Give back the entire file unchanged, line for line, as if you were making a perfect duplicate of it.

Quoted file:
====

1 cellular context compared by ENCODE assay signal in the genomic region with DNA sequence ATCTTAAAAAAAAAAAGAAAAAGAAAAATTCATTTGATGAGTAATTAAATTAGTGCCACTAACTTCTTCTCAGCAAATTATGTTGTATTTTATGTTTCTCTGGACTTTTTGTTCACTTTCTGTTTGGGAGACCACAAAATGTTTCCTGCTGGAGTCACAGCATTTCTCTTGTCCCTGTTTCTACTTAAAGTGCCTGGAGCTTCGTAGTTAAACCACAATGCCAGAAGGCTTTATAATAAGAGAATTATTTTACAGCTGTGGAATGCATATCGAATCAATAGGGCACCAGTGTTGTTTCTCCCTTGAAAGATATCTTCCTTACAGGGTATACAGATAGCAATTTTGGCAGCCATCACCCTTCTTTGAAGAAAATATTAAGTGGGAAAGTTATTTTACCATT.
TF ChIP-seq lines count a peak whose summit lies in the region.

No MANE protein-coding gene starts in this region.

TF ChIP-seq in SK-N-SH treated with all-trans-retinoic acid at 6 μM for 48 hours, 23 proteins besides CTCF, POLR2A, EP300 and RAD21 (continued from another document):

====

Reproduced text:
1 cellular context compared by ENCODE assay signal in the genomic region with DNA sequence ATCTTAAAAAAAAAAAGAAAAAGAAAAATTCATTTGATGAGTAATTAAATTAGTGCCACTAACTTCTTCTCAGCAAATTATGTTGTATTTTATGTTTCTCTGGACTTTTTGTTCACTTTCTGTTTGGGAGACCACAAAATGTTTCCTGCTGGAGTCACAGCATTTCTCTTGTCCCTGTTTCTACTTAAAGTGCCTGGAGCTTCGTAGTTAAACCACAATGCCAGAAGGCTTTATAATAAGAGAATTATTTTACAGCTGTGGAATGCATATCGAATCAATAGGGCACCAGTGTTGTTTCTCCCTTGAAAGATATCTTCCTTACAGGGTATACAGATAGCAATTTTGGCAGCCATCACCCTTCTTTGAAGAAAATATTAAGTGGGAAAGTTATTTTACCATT.
TF ChIP-seq lines count a peak whose summit lies in the region.

No MANE protein-coding gene starts in this region.

TF ChIP-seq in SK-N-SH treated with all-trans-retinoic acid at 6 μM for 48 hours, 23 proteins besides CTCF, POLR2A, EP300 and RAD21 (continued from another document):